No-one who read all of my No Fibs interviews for the 2013 federal election would have grounds to accuse me of bias. I interviewed every candidate who agreed to be interviewed. That my local sitting Liberal MP Andrew Laming refused cannot be construed as bias. I reported factually when he reneged on a deal to speak with me, I reported his public appearances during the campaign, and was pleased to find it was not difficult to find something positive to write about his policy approaches.

At the Bowman candidates’ forum, he announced his support for civil unions for same-sex couples. This is a step which has seen the eventual legislation of gay marriage in other countries, such as New Zealand and the United Kingdom, one which I believe we will need to take here. My local member supports it. Tick.

I don’t need to delete my tweets, because I am politically fair.

Mr Abbott and his ministers cop a heavier load of my ire, sure, but as far as I am concerned, it’s the government which gets the big magnifying glass over its head. Mr Abbott said much to this effect while he was in opposition.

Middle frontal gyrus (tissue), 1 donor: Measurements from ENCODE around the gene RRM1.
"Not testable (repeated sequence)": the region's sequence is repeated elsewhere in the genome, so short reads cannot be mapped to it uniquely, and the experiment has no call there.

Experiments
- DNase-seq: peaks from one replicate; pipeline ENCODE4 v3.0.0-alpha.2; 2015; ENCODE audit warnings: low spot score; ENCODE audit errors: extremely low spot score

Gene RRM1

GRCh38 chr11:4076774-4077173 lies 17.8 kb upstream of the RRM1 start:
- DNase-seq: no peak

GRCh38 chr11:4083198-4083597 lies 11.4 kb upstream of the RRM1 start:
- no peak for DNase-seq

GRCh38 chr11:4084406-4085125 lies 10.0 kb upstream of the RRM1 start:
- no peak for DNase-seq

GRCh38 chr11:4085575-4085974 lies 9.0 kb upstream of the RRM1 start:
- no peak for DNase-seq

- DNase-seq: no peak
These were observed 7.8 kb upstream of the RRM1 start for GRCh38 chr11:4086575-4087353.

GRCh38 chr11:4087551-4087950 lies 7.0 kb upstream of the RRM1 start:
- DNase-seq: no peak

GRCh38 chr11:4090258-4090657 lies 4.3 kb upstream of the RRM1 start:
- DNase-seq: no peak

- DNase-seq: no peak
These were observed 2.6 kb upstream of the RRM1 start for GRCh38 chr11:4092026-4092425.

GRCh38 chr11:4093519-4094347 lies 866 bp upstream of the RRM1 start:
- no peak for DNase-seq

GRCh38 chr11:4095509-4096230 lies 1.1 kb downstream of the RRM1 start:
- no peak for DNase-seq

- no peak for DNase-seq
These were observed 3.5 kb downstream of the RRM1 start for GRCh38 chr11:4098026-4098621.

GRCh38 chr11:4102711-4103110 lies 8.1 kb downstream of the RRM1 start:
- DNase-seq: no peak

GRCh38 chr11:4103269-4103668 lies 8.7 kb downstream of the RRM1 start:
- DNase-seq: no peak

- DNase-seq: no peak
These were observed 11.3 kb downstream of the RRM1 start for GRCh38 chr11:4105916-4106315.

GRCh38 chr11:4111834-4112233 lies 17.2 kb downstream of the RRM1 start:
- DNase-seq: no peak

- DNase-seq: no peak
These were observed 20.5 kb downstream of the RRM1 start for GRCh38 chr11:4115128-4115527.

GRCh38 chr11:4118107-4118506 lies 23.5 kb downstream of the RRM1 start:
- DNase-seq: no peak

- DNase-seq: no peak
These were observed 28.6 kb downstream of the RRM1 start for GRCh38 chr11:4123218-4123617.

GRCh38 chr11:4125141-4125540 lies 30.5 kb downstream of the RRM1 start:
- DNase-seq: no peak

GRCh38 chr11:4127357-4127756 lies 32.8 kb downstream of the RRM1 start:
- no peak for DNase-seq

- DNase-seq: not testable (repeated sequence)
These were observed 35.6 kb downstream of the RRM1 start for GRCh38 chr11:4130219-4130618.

I can see why social media users step up and fill the gaps they observe in the ALP’s commentary on the Abbott Government, particularly where Lib-Lab have policy overlaps. I have seen more brilliant one liners on Twitter than I have from the opposition benches at question time.

I can see why social media users become a de-facto media, especially in the wake of such events as March in March.

The aftermath of March in March has been fascinating from a media perspective. First-time and seasoned protestors came out of the woodwork, and when there was a glimpse of the mainstream media (roving news camera operators, mainly), it felt like an affirmation.

When my partner asked why it was significant to see commercial networks at the Brisbane march, I replied that all our social media friends who might be perplexed, offended, or concerned about our involvement would see the images on the evening news and the messages of the event might sink in a little more.

But the mainstream media dropped the ball on March in March. The Sydney event, in particular, may as well not have happened, or been a ‘stinking lefty hippy fest, with very, very rude signs’ as far as the mainstream media was concerned.

I have spent the past few weeks saying to anyone who will listen that the mainstream media is no longer resourced to cover such events, particularly on weekends. Fairfax journalist John Birmingham of The Brisbane Times captured the fallout perfectly.